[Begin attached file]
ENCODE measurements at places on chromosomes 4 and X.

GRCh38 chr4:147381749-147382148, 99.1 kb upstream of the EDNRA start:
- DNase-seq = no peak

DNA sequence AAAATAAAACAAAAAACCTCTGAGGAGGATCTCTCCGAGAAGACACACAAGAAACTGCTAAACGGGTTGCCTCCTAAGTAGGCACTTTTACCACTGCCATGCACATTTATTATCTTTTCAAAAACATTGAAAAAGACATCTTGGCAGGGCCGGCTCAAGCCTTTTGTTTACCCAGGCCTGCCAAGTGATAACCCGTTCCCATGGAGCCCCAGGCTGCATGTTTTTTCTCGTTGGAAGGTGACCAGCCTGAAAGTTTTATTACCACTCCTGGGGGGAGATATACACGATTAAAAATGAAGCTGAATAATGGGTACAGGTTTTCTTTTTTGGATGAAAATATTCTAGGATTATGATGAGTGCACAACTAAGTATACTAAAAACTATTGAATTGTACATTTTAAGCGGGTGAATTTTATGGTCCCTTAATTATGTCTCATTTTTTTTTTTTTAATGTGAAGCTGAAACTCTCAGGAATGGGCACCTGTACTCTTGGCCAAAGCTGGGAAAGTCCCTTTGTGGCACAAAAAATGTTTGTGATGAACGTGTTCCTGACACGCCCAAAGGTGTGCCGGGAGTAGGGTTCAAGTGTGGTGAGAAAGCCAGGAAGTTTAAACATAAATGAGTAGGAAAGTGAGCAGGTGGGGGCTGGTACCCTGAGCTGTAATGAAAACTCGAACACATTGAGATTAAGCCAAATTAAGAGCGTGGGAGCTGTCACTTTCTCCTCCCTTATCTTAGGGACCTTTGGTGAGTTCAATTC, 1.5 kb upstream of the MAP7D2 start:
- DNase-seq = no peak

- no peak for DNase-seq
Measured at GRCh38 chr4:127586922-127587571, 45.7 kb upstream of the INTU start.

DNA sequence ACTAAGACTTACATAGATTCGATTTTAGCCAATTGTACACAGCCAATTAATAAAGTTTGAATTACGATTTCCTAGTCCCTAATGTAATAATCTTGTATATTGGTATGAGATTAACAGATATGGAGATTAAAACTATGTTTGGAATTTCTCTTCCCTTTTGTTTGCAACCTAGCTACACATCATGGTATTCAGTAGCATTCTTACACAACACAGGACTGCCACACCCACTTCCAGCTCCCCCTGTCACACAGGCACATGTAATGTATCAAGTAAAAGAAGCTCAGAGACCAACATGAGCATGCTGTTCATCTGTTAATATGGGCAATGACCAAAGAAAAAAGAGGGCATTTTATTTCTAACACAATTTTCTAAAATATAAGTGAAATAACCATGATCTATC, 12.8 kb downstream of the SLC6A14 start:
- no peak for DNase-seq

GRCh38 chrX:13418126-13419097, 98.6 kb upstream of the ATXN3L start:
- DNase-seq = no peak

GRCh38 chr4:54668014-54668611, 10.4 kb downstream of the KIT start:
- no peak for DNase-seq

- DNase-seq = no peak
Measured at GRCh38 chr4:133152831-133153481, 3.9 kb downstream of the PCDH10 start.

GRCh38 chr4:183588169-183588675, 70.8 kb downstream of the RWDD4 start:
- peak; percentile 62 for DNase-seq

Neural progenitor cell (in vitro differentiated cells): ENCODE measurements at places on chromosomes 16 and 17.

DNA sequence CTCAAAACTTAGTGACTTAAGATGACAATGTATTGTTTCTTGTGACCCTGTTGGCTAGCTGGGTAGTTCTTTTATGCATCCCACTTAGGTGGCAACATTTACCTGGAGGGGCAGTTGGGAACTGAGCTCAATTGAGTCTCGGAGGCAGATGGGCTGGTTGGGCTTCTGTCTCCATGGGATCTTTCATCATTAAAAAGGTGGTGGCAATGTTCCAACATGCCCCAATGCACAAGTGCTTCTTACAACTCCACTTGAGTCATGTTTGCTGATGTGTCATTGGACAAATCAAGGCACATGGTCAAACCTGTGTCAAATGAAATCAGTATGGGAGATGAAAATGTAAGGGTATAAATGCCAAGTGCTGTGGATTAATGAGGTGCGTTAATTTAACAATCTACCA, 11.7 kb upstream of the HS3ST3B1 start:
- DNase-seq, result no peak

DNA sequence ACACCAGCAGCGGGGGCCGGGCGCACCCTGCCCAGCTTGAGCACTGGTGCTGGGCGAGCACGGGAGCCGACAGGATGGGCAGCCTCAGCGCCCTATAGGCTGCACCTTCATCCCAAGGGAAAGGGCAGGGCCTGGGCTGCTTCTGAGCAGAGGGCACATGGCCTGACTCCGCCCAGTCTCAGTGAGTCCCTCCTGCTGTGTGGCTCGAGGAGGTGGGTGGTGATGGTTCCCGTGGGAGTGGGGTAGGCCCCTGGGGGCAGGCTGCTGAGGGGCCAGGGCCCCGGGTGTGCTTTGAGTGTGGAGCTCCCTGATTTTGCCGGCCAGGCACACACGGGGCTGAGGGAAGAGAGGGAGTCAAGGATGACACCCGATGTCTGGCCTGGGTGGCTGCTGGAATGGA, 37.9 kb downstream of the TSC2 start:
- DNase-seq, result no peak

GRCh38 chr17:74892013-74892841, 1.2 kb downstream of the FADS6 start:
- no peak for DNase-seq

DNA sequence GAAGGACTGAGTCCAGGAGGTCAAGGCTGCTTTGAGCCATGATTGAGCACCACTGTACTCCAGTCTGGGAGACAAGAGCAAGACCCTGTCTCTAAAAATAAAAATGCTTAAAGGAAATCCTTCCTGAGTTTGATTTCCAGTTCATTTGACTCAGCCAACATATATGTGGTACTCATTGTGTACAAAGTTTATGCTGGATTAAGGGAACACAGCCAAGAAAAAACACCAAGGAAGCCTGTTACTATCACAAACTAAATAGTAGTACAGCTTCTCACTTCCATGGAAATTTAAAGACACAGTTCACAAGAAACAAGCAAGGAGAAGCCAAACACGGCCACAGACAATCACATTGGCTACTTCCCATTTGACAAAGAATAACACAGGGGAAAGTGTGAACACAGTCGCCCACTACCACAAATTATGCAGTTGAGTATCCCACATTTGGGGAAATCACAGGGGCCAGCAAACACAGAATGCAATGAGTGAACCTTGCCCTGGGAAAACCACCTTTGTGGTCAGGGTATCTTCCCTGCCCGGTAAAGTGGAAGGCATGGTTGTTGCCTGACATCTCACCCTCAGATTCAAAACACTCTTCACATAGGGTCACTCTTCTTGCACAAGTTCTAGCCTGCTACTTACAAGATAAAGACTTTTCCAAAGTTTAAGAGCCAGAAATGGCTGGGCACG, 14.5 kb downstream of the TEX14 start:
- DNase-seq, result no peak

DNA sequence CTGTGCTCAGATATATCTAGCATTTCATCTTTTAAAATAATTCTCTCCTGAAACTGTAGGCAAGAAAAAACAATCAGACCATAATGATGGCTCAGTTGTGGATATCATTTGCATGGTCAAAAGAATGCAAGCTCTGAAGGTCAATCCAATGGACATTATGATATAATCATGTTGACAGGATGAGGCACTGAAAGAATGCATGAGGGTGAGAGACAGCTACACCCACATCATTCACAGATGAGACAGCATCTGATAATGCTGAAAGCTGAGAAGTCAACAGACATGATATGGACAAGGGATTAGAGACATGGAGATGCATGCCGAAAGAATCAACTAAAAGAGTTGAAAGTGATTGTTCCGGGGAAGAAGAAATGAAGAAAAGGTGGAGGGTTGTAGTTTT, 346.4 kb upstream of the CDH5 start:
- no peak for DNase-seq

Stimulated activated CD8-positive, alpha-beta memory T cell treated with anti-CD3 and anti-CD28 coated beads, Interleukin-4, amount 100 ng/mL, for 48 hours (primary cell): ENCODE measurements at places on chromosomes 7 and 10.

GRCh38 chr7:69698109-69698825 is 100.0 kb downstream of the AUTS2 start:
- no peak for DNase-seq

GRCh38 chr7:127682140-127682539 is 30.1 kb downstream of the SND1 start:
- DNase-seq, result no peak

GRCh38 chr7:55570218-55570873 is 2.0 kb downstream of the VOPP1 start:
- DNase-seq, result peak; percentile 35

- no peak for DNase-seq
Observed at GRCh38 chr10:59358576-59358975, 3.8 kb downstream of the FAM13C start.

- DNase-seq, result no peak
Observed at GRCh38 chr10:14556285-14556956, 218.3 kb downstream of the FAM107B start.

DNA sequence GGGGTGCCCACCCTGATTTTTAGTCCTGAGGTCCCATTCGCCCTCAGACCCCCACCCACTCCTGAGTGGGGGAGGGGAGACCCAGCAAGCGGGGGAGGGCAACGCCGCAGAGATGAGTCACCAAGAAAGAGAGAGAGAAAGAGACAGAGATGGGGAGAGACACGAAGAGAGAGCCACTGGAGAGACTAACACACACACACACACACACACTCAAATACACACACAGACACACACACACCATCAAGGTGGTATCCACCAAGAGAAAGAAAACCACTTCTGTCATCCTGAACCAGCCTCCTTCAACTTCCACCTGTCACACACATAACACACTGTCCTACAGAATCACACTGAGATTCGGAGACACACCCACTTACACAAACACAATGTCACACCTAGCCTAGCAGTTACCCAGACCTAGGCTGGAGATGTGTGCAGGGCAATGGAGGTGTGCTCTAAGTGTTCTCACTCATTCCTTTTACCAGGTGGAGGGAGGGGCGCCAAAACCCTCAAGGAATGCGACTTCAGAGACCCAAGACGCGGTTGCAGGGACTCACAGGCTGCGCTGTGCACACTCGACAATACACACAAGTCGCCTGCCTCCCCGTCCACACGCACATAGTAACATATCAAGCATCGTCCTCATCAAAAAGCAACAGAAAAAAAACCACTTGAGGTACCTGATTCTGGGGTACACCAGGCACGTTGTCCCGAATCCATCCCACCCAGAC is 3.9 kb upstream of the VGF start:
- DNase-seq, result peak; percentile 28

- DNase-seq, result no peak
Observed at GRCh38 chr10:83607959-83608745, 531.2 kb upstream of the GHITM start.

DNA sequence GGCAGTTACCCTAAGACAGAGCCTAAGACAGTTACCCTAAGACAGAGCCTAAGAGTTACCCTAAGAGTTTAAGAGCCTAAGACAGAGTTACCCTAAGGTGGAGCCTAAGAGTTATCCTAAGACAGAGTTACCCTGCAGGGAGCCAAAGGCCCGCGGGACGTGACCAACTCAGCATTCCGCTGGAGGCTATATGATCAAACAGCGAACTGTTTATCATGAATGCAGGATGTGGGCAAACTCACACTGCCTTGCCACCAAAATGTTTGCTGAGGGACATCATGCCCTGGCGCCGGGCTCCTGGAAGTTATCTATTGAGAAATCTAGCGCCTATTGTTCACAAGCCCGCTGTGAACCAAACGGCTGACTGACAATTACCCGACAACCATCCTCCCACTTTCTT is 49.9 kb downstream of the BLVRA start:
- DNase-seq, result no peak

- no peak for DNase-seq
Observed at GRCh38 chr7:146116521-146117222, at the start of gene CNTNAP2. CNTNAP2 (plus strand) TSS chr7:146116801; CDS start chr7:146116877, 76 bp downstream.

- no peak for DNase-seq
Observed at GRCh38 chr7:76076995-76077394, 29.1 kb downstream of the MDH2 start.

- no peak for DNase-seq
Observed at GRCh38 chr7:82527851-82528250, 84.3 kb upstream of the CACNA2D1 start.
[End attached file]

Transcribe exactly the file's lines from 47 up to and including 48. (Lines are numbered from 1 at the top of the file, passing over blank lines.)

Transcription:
Observed at GRCh38 chr7:146116521-146117222, at the start of gene CNTNAP2. CNTNAP2 (plus strand) TSS chr7:146116801; CDS start chr7:146116877, 76 bp downstream.

- no peak for DNase-seq